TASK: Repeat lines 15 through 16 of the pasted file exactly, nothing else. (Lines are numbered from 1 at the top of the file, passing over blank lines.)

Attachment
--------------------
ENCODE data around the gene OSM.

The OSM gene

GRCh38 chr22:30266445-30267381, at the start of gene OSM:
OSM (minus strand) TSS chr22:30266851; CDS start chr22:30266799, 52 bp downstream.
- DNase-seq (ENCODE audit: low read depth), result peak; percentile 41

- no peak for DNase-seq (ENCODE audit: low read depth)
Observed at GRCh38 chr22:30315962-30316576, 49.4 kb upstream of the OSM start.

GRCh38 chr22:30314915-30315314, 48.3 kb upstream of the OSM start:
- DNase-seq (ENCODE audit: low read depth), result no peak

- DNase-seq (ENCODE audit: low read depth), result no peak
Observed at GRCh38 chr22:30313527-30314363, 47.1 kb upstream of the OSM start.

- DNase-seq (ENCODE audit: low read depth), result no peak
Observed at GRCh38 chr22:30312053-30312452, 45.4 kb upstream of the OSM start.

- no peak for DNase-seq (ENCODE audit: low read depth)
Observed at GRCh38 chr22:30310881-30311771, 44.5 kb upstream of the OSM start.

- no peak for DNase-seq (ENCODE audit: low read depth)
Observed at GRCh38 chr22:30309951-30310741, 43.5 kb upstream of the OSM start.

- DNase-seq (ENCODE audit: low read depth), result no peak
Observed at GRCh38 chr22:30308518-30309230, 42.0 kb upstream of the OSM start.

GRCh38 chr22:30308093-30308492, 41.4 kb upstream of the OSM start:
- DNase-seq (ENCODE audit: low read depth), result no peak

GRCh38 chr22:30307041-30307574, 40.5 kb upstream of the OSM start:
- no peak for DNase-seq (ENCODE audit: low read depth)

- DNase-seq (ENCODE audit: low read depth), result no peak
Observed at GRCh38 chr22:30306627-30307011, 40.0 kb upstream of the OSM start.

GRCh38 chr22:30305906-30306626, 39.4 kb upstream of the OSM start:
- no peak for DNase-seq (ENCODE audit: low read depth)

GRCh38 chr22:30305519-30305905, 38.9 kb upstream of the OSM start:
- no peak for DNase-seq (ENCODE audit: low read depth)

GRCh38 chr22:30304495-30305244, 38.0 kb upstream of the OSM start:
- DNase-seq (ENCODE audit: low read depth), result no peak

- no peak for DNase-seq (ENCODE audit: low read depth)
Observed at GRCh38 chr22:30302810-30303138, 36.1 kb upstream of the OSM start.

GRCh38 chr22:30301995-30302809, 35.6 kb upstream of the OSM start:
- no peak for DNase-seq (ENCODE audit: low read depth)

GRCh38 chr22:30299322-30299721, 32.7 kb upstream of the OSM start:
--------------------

Observed at GRCh38 chr22:30310881-30311771, 44.5 kb upstream of the OSM start.

- no peak for DNase-seq (ENCODE audit: low read depth)